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Collies affected by cyclic hematopoiesis also develop neutropenia, defined as abnormally low levels of neutrophils in the blood. Neutrophils help to coordinate the inflammatory response against pathogens, and make up about half of the white blood cells circulating in the body. A deficiency of neutrophils predispose the body to infection. With cyclic hematopoiesis, lowered levels of neutrophils occur in 10 to 14 day intervals. This is when symptoms of this condition are seen for about 2 to 4 days, after which time the neutrophils rebound and cause an abundance of the blood cell in the body.
Cyclic hematopoiesis is a genetic disorder of the immune system of Collie dogs, and is also referred to as cyclic neutropenia and gray collie syndrome. Affected puppies will grow a silver-gray coat and exhibit a lack of growth and an increased weakness compared to littermates. Within a few months, other signs such as fever and joint pain will appear. Death by 2 to 3 years of age due to recurring bacterial infections is common.
Affected puppies are usually noticed right away due to their distinctive gray coats and lack of growth. By 8 to 12 weeks of age, other signs can appear every 10 to 14 days. Symptoms of this condition include:
Hematopoiesis is the natural process that forms new blood cells. Cyclic hematopoiesis is a disruption of this process, which slows it down to around 2 week intervals. This disruption is caused by an abnormality in the stem cells within the bone marrow, and can cause a reduction in the number of blood cells created. This results in fluctuations of the numbers of various blood cells that are circulating in the blood, including platelets, lymphocytes and neutrophils. A lack of platelets in the blood can result in bleeding episodes. When neutrophils reach low levels, the body’s susceptibility to bacterial infections increase. This is typically when symptoms are seen in affected dogs.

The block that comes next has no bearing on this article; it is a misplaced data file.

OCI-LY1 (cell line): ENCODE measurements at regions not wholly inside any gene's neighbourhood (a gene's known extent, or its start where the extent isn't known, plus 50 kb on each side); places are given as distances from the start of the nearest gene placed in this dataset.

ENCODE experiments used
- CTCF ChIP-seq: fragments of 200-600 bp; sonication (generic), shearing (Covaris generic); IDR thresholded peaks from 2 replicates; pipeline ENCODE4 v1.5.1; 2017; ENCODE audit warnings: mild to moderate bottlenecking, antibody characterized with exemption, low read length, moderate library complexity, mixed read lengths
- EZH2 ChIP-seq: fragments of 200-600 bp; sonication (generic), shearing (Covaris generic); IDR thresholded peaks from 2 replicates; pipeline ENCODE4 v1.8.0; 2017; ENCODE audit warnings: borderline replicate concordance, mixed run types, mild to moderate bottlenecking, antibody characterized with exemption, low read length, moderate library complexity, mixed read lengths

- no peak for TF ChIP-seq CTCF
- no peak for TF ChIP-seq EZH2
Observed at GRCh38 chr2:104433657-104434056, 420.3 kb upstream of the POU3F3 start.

The disruption in the normal blood cell growth process is caused by an inherited autosomal recessive gene that affects Collies. Both parents must carry the gene for a puppy to be affected. Asymptomatic carriers can still pass on the abnormal gene even if they do not show symptoms. Studies have shown that the mutation is located in the ELA2 gene.
A diagnosis is based on characteristic symptoms, such as a gray coat color and a lack of growth in the first weeks of life, and the results of testing. Blood counts are taken to measure the cyclic fluctuations of blood cell counts, including neutrophils. Signs of anemia, excessive blood nitrogen levels, and other blood abnormalities are noted. These blood counts may be taken several times throughout the 10 to 14 day intervals. The presence of low neutrophil levels during regular intervals can give a definitive diagnosis.
Treatment is generally supportive, and includes administering antibiotics during episodes of low neutrophil levels. Affected puppies usually die within 6 months of age without such treatment, as they are highly susceptible to infections. Anemic dogs may receive whole blood transfusions.
Gene therapy can be prescribed, which involves injections of recombinant granulocyte colony-stimulating factor (rG-CSF). This can increase neutrophil production. An injection of a lentivirus can also be used to the same effect, and often follows the gene therapy. Cyclic hematopoiesis can be cured with a bone marrow transplant taken from a healthy dog, often a littermate.
While there is a cure for this condition, it can be expensive and may not be possible. Supportive care can treat symptoms during drops in neutrophil levels. You may need to administer antibiotics and monitor your dog for signs of infections. Even with constant care, many affected dogs will die before they reach 2 or 3 years old from chronic infections or organ failures.
Prevent this inherited condition by ensuring that affected dogs do not breed. DNA based testing is available to identify affected dogs and carriers, and a pedigree analysis should be kept updated. If your puppy suffers from cyclic hematopoiesis, then both parents carry the abnormal gene, and should be taken out of the breeding stock.
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